A Mobile Shift
What trends emerged from the Mobile World Congress?
Today members live in disruptive times.
That was the sentiment during the recent Mobile World Congress in Spain. The meeting brings together leaders in the mobile technology and cell phone markets. A few quick hits, according to the New York Times:
- The iPhone continues to hold the applications market. But other phone makers seeking a rival are turning to Android, the mobile operating system Google created.
- LG of South Korea introduced a smartphone with a screen capable of showing 3-D content. It doesn’t require any special eyewear.
- INQ, a smaller phone maker based in Britain, wants to appeal to social networking addicts with its line of Android-based devices, which prominently feature on its home screen updates from the user’s Facebook news feed, along with easy access to chat and check-in functions.
- HTC, a Taiwanese hardware manufacturer, showed two phones: the ChaCha and the Salsa. Both include a separate button on the front to quickly access Facebook.
- Sony Ericcson offered the Xperia Play, an Android smartphone with a slide-out set of controller buttons, similar to Sony’s PlayStation Portable gaming device. It’s intended to allow users to play games too complex for touch-screen controls.
- HTC also revealed its first tablet, the Flyer. It comes with a stylus and features a movie streaming and downloading application called HTC Watch, as well as access to OnLive, a service that lets people play elaborate games without buying special hardware.
- Nokia announced it formed an alliance with Microsoft to use its Windows Phone 7 software in its line of mobile devices. “The world is shifting from a battle of devices to a war of ecosystems,” says new Nokia CEO Stephen Elop.
Last year, global sales of smartphones surged 72% compared with sales in 2009. Analysts say that as soon as this year, mobile phones and tablets will eclipse desktop and laptop computers as the primary way people access the Internet.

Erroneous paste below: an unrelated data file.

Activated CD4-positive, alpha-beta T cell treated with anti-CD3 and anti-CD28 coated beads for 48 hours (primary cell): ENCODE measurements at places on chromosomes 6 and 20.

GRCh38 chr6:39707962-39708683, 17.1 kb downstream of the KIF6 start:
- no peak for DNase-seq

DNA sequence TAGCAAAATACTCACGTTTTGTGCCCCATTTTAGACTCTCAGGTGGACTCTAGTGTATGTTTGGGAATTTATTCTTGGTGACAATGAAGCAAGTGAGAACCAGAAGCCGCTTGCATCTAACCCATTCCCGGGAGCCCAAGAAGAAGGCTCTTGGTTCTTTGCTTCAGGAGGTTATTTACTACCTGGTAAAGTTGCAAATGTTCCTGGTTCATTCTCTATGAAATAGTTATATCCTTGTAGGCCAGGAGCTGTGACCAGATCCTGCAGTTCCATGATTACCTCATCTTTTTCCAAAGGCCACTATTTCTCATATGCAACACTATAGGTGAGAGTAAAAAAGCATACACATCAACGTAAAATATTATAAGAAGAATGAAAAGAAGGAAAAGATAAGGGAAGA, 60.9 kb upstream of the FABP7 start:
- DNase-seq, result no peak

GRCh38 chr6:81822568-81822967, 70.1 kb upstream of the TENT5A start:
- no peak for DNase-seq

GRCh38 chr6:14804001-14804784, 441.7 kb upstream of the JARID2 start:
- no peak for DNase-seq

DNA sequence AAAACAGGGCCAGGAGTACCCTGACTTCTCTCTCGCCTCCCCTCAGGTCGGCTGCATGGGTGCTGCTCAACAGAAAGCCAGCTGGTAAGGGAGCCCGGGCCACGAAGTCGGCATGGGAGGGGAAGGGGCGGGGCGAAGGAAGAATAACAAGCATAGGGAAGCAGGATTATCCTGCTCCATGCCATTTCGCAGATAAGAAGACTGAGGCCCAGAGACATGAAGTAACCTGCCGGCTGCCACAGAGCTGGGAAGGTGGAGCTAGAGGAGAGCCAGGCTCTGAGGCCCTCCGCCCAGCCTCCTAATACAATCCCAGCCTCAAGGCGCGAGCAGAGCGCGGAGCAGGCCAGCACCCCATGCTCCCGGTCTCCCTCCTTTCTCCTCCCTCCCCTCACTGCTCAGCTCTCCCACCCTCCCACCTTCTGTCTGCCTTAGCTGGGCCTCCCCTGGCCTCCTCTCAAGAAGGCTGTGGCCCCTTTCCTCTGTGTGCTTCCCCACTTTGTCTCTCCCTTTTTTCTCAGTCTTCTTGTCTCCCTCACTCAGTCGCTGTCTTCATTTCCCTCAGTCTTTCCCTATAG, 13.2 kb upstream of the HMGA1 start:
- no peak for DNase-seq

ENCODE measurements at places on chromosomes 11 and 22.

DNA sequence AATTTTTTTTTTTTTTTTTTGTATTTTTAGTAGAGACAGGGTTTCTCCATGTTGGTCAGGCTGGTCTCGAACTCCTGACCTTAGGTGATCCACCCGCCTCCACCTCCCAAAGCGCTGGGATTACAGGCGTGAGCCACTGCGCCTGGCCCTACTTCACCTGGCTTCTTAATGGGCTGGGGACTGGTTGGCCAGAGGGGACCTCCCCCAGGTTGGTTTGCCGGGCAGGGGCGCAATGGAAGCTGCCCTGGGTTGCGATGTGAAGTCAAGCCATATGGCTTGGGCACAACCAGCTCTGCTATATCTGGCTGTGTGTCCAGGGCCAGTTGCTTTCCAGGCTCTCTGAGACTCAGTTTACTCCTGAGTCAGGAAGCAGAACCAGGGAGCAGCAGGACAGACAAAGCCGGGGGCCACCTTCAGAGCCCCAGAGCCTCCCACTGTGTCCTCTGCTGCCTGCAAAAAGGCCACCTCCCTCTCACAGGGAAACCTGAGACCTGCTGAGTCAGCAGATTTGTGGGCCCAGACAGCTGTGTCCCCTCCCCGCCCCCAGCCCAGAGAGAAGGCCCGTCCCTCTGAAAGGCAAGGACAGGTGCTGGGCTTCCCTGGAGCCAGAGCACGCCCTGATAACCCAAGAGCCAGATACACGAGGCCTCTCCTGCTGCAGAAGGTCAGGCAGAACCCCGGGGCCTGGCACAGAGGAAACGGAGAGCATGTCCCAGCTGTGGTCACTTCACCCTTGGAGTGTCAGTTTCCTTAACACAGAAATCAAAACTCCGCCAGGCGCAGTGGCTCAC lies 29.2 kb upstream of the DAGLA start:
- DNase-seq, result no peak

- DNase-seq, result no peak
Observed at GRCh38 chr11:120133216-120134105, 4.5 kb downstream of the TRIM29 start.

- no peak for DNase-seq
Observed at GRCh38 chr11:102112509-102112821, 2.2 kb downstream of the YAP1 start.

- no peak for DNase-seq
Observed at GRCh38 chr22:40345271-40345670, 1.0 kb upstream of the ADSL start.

“It’s a very disruptive time,” adds Al Hilwa, analyst for the research firm, IDC. “Both software and hardware companies are going back to the drawing board and rethinking their business plans.”
Define Your Business Model
Behind nearly all successful products will be a business model that:
- Offers a unique, relevant value promise;
- Is aligned with market trends;
- Is capable of generating healthy profits because it creates the lowest cost or offers unique benefits that competitors can’t easily replicate; and
- Opens up new growth platforms.
In Associations Now, Kay Plantes, author of “Beyond Price: Differentiate Your Company in Ways That Really Matter,” suggests these questions to define your credit union’s business model strategy:
- Who are your target markets, how do you reach them, and what is the nature of your relationship with them?
- What is the scope of your offering?
- What value promise will lead members to choose your product or service?
- Which benefits or cost savings will lead members to choose you over alternatives?
- What other credit union advantages or partnerships can you leverage to make it difficult for competitors to copy your value promise?